How long will everyone try and hold their 2018 MBP for?

Discussion in 'MacBook Pro' started by TechGod, Jun 12, 2019 at 4:56 AM.

  1. TechGod macrumors 68040

    TechGod

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    #1
    I have the 13" model and I love this little powerhouse. I reckon I can make it work for around six to seven years!
     
  2. Plett macrumors regular

    Plett

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    Feb 16, 2016
    #2
    Hmmm I think about this a good deal. As of today I plan on at least 5 years, but between 3 and 5, depending on what's available at the time get the itch. Hard to say this time around, but I do love the 2018 MBP, even the keyboard. I find the short travel efficient and pleasing.
     
  3. TechGod thread starter macrumors 68040

    TechGod

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    #3
    Truthfully? same. I was not a fan of the keyboard initially but I practiced a ton on it and now I am just as fast if not faster than the 2013 I had beforehand and prefer this one .
     
  4. afir93 macrumors 6502a

    afir93

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    Jan 5, 2018
    #4
    Owner of a 2018 15“ here. If I need to, I can easily see myself hold onto it for 4-5 years, I do have some minor gripes with it but overall I love it. But for me, when I‘ll upgrade depends a lot on what Apple brings to the table in the next few generations.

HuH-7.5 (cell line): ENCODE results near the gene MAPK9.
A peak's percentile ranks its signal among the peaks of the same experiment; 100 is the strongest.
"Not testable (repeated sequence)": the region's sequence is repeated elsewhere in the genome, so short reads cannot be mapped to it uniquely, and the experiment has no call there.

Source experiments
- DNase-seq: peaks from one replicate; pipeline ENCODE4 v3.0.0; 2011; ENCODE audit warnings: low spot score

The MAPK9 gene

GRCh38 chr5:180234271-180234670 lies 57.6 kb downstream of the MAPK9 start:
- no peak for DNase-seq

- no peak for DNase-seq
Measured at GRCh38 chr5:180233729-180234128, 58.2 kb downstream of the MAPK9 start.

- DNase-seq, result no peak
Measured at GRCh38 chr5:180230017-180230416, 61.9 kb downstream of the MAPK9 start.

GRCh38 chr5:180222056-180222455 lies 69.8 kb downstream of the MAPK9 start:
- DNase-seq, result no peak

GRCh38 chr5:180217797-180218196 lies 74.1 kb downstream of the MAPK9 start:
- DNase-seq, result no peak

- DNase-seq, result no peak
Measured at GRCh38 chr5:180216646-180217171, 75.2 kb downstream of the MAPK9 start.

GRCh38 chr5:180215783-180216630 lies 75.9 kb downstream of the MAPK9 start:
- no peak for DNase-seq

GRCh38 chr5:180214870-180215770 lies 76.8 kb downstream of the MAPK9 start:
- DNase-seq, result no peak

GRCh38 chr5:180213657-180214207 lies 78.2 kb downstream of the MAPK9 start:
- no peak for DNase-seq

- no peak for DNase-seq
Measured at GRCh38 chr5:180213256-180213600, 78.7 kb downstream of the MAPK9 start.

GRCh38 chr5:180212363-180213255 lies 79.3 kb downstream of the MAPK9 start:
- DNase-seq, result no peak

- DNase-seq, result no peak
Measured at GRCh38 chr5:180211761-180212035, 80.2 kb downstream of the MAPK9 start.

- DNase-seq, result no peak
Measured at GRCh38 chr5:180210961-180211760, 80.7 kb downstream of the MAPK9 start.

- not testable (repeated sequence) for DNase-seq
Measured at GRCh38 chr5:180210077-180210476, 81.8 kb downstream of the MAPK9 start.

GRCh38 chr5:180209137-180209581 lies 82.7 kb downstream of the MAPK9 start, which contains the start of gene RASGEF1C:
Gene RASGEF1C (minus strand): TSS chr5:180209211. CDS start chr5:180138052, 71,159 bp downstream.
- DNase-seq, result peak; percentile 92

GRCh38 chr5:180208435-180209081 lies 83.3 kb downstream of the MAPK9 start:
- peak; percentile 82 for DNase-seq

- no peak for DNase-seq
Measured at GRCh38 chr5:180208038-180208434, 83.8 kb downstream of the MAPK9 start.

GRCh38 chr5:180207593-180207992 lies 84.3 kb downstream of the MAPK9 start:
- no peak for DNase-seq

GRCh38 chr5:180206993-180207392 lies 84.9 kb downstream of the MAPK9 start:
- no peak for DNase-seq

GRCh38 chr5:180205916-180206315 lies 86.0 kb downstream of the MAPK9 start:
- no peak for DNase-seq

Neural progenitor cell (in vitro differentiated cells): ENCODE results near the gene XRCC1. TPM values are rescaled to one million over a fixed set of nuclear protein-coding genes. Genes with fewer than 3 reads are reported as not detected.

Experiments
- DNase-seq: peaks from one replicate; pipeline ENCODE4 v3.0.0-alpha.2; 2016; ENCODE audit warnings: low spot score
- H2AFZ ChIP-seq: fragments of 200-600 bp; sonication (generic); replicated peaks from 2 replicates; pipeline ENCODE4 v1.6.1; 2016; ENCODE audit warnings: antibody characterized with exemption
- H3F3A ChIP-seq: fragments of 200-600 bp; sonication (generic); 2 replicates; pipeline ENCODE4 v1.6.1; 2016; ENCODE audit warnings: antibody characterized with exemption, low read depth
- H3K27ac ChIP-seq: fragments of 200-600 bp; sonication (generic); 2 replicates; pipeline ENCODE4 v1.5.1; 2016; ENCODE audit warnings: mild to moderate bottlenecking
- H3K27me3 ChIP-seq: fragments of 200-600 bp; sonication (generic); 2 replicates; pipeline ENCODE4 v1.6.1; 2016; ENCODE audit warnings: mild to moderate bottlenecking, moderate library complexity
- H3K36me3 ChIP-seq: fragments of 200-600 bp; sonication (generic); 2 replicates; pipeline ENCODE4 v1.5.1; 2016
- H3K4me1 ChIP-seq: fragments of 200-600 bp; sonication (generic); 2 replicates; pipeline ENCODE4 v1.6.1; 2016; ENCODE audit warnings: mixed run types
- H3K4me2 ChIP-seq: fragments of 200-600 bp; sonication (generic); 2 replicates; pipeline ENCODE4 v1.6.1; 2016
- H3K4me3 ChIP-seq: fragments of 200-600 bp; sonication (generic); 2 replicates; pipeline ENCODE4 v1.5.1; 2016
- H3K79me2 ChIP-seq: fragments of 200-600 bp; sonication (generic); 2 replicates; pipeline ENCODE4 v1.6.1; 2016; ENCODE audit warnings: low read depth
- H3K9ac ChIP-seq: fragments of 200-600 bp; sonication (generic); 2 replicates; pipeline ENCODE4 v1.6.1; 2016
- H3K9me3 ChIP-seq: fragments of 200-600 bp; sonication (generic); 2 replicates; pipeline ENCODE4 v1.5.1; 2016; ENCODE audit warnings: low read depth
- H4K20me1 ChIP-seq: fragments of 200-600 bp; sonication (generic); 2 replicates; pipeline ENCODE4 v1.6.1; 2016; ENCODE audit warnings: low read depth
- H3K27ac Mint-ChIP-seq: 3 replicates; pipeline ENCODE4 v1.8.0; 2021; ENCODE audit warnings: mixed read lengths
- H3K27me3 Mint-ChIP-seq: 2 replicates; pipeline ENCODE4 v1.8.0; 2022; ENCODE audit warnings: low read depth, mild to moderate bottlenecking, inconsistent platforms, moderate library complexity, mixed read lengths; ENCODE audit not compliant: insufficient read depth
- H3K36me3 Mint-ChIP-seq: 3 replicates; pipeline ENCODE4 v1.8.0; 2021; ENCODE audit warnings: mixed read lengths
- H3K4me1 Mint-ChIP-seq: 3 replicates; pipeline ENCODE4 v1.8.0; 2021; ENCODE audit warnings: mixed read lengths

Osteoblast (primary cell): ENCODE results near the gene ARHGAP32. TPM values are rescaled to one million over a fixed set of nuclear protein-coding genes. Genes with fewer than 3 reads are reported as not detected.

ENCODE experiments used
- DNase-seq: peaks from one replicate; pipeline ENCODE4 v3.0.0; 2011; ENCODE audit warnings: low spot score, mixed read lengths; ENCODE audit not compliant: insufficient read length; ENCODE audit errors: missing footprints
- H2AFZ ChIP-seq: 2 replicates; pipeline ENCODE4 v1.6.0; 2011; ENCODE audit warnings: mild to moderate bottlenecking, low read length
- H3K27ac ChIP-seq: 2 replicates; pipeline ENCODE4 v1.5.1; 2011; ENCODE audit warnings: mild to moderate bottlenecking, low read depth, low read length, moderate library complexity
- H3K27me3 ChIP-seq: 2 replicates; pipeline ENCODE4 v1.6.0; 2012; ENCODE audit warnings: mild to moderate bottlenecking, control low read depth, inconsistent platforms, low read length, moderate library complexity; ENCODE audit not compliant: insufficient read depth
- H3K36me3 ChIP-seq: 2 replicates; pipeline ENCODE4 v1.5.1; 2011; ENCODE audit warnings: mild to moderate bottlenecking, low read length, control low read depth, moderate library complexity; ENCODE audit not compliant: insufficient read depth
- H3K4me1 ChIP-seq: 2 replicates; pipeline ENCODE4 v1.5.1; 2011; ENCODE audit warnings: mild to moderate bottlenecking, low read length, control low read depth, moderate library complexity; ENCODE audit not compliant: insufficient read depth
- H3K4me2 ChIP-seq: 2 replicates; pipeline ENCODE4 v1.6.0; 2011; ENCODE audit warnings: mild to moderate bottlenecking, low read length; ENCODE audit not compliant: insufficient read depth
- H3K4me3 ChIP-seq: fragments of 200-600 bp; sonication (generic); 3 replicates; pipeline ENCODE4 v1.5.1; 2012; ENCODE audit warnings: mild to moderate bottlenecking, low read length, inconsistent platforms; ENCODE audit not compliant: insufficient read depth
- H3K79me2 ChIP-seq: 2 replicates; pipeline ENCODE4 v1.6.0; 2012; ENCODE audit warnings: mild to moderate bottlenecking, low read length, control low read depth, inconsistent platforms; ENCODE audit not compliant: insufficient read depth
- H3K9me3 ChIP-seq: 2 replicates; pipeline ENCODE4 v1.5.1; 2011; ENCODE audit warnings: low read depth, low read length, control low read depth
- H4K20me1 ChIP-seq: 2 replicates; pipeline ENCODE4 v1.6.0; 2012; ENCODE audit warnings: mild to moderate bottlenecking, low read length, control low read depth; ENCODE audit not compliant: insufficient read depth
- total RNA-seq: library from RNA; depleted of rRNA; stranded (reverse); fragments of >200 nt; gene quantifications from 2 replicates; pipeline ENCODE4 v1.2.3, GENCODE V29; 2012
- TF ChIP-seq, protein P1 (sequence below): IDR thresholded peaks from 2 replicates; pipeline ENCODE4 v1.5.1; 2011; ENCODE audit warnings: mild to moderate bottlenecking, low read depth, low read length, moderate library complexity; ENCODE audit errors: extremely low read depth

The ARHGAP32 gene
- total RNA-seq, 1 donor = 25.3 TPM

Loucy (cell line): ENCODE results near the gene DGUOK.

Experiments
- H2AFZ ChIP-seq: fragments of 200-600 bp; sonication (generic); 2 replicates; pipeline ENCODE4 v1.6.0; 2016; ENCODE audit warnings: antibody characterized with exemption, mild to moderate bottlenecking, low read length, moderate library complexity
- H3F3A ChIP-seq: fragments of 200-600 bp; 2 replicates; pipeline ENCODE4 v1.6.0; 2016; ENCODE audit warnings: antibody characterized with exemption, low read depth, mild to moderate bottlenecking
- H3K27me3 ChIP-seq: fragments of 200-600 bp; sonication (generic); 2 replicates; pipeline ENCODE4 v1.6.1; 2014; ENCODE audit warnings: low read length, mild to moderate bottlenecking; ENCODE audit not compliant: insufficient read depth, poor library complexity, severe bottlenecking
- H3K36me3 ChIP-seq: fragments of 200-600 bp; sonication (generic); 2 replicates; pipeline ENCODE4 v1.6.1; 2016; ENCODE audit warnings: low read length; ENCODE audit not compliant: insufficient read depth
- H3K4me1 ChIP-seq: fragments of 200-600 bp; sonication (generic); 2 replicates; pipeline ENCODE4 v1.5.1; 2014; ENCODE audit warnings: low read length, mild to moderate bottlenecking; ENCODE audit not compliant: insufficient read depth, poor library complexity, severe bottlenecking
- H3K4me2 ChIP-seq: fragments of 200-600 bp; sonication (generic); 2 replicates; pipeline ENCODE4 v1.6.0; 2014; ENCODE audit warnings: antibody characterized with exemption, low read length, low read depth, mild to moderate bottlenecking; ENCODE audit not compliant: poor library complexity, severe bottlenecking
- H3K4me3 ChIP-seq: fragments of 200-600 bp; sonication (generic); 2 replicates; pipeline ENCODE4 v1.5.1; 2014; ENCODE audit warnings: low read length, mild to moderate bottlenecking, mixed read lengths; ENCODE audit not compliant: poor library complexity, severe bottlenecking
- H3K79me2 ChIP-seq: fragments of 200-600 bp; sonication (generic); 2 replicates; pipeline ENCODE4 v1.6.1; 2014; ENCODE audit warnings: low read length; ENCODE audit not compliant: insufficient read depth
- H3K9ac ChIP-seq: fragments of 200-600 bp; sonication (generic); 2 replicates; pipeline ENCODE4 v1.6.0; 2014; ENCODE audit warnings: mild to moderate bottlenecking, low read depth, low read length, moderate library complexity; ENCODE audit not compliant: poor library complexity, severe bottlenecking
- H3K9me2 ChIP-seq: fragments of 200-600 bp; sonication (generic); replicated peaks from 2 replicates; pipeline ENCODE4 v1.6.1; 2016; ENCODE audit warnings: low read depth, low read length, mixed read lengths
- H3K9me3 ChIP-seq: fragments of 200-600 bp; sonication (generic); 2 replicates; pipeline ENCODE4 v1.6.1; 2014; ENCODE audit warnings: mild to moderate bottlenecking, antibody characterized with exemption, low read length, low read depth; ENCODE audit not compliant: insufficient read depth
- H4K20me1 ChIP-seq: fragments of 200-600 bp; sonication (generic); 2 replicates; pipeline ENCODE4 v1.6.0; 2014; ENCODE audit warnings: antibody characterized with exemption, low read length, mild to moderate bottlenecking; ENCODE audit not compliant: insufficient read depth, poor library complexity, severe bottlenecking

Performance-wise I‘m very satisfied and don‘t expect that the next few years win me over in this regard. But there are other areas where I could see Apple improve in the next redesign; performance isn‘t the only area in which a new MBP update/redesign can be innovative.

    The screen would be a big one: if we finally get a screen with a full 4K (or higher) resolution, a significant bezel reduction and maybe a few of the bells and whistles of the recently announced 31“ Pro Display XDR in one of the next MBP redesigns, that would be a big plus for me. I‘m also curious on where Apple will go with the keyboard in the next redesign after all the critique they got for it. I‘m personally fine with it, but I am a bit worried that I‘ll run into keyboard issues at some point. There are also a lot of patents from Apple floating around concerning the MBP that would be interesting to see in action one day, plus Apple‘s „Pro Workflows“ team that is responsible for the Mac Pro is said to advise/influence other design teams at Apple aswell, so I‘m curious if and how their suggestions might influence future MBP designs.

    To come back to the question of the thread: realistically, the earliest I can see myself upgrading personally is with the microLED-screen MacBook Pro in 2021 that Ming-Chi Kuo predicted, if that really comes to fruition in that year. That seems like a worthwhile addition, and I‘m sure we the MacBook Pro new design and a bunch of other new features by that point aswell; plus, my 2018 MBP would have had a good run at that point (it‘s also the year my AppleCare runs out for it). But as I said in the beginning, if Apple‘s new MBPs aren‘t appealing by then, I could totally see myself sticking to my current MBP a few years longer, I‘m not in a hurry. For me, it would mostly be a question of if the new models would provide worthwhile benefits.
     
  5. pshufd macrumors 6502a